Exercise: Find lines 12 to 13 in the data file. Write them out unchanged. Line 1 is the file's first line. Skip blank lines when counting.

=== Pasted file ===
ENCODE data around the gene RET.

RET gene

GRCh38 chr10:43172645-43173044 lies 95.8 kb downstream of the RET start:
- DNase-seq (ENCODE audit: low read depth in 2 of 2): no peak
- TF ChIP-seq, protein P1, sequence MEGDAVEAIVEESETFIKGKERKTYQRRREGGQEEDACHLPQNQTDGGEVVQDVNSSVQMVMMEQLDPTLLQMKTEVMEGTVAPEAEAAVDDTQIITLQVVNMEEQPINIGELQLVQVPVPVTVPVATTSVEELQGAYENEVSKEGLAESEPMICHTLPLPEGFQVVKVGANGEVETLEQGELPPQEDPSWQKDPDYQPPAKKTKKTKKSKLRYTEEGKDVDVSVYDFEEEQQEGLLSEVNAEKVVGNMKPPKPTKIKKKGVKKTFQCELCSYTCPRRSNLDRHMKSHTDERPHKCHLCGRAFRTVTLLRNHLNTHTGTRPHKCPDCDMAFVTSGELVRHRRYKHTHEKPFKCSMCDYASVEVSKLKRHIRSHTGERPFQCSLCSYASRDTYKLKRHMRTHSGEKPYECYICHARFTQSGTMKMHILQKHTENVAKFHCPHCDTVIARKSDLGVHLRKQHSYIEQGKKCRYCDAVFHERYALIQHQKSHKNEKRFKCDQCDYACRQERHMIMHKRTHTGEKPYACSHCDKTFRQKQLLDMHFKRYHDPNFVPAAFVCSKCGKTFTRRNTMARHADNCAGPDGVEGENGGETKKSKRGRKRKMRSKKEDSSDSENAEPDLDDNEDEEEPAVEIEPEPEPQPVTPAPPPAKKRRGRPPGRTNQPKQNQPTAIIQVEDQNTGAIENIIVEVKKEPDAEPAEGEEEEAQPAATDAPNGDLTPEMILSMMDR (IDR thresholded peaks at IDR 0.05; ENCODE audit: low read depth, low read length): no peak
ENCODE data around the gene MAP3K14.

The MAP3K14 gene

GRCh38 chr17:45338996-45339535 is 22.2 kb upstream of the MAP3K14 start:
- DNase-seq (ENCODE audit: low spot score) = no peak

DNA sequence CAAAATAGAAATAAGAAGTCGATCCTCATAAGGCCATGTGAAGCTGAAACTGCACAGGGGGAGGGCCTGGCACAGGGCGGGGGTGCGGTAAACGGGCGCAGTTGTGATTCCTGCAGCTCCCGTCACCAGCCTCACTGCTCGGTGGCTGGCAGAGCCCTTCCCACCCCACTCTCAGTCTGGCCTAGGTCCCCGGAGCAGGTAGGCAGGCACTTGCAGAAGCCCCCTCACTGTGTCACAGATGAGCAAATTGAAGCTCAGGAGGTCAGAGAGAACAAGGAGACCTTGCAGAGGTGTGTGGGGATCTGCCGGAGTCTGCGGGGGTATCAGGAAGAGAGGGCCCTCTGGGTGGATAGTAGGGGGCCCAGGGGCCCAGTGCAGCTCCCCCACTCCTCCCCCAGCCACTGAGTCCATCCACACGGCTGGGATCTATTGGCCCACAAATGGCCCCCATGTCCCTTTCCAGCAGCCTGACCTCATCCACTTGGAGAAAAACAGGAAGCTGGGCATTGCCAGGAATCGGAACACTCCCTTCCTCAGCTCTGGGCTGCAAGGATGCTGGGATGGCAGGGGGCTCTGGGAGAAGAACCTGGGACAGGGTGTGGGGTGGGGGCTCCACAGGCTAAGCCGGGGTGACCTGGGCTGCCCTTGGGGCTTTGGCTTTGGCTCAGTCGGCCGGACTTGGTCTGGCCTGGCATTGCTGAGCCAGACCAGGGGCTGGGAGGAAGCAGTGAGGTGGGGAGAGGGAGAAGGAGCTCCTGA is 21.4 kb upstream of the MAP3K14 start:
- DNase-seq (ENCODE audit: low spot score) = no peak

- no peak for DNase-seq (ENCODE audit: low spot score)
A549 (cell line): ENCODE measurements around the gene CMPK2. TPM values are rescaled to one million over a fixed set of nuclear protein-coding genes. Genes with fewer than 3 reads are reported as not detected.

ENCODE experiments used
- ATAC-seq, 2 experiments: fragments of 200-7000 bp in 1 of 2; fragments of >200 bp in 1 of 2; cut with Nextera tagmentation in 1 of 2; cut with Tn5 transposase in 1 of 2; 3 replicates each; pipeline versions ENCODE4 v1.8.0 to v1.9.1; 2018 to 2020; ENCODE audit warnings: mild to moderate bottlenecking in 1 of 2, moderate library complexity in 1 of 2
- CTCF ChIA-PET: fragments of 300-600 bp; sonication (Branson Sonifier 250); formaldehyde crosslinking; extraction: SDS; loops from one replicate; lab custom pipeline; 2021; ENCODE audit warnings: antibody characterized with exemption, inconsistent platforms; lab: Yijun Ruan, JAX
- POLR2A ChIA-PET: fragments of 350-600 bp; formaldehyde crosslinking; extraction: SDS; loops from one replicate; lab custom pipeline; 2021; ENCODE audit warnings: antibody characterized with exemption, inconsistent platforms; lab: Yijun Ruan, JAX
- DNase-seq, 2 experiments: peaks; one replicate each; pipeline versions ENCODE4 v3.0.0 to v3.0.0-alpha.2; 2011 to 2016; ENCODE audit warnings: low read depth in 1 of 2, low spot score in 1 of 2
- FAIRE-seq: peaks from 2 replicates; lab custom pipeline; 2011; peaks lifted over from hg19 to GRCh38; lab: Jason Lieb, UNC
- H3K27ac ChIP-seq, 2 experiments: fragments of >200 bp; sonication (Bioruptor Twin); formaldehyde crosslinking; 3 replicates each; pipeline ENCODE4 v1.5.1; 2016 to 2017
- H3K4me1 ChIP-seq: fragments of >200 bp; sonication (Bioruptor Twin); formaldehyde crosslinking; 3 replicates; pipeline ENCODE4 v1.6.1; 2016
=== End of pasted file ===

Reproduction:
- no peak for DNase-seq (ENCODE audit: low spot score)
A549 (cell line): ENCODE measurements around the gene CMPK2. TPM values are rescaled to one million over a fixed set of nuclear protein-coding genes. Genes with fewer than 3 reads are reported as not detected.